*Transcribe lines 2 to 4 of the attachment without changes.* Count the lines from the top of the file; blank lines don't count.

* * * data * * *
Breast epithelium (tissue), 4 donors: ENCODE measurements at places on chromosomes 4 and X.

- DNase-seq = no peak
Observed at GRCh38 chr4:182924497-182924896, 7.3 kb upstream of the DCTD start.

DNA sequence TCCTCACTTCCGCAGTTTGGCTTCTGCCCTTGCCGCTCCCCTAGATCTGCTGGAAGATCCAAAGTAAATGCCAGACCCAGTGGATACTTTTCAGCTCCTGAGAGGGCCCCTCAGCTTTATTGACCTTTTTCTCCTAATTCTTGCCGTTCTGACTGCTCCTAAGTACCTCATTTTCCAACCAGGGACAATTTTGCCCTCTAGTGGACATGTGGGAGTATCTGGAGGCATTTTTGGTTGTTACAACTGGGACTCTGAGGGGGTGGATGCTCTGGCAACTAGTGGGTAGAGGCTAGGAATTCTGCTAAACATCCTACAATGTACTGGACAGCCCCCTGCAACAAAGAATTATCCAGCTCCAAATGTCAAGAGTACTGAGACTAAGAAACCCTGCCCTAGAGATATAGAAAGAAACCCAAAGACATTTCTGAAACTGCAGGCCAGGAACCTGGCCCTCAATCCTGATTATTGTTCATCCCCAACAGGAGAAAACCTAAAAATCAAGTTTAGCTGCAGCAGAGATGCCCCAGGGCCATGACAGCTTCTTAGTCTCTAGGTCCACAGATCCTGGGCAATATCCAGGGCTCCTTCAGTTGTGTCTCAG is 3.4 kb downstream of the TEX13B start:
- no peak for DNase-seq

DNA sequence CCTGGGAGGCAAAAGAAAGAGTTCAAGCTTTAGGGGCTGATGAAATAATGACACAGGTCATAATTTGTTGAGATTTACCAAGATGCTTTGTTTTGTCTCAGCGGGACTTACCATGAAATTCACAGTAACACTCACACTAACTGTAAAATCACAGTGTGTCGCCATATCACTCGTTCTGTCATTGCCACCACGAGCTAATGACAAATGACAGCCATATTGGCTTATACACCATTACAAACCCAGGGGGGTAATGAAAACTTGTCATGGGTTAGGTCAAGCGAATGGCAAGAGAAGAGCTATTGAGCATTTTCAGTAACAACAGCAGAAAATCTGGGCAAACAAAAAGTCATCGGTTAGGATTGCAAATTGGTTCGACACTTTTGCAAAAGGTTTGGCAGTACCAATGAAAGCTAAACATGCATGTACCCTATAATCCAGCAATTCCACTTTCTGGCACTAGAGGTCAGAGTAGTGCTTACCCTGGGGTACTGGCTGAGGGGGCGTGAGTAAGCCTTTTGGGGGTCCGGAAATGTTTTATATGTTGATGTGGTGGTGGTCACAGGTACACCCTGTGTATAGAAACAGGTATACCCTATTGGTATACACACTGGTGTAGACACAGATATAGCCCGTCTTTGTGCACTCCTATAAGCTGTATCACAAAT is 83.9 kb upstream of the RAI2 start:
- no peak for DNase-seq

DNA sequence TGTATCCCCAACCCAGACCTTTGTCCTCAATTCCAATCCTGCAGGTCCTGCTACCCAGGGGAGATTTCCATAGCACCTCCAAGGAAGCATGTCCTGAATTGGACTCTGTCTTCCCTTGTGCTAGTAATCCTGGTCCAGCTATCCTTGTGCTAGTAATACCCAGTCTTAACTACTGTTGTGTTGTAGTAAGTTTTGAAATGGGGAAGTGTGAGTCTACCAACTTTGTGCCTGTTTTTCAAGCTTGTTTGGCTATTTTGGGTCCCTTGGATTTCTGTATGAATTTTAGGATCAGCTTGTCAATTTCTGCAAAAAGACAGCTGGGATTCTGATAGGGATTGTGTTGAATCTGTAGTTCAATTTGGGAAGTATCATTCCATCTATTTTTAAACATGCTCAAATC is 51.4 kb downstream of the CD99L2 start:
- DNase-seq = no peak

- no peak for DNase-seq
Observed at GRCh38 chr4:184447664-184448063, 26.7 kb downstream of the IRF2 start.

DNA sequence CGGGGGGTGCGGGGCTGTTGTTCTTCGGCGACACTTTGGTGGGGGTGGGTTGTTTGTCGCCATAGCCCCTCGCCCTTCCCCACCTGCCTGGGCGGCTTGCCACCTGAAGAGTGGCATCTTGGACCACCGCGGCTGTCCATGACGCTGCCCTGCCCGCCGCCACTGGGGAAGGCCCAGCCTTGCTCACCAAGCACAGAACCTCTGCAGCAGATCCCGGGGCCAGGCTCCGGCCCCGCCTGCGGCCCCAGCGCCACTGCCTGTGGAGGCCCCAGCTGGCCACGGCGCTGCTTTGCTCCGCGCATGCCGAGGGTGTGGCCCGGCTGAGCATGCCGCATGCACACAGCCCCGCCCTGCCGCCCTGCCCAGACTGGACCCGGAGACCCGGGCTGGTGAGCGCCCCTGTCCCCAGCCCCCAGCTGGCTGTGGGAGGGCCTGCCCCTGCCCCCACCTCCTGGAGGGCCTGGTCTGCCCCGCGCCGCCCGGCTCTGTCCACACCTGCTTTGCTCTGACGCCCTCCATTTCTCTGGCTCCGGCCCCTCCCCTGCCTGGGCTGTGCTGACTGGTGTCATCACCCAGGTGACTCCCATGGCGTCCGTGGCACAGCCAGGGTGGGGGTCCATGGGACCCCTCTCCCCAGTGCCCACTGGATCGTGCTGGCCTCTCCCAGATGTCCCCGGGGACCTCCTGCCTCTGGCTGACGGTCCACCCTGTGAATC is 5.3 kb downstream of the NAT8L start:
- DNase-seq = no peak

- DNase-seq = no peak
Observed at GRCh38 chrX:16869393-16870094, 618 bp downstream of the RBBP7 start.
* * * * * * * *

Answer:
- DNase-seq = no peak
Observed at GRCh38 chr4:182924497-182924896, 7.3 kb upstream of the DCTD start.

DNA sequence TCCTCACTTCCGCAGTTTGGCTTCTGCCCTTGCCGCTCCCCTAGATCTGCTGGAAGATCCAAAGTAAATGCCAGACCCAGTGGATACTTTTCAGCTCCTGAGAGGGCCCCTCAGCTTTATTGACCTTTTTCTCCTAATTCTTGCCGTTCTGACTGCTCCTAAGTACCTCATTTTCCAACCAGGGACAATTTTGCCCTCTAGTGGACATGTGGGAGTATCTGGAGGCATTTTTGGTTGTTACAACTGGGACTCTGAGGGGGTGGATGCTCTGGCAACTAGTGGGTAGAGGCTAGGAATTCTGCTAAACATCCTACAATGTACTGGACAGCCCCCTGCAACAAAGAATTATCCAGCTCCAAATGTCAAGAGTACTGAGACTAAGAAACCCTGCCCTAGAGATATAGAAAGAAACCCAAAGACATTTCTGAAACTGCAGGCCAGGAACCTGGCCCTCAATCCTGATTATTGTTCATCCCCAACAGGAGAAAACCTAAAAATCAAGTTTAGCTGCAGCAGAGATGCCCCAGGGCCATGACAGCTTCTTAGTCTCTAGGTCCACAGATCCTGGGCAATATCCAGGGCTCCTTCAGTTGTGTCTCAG is 3.4 kb downstream of the TEX13B start: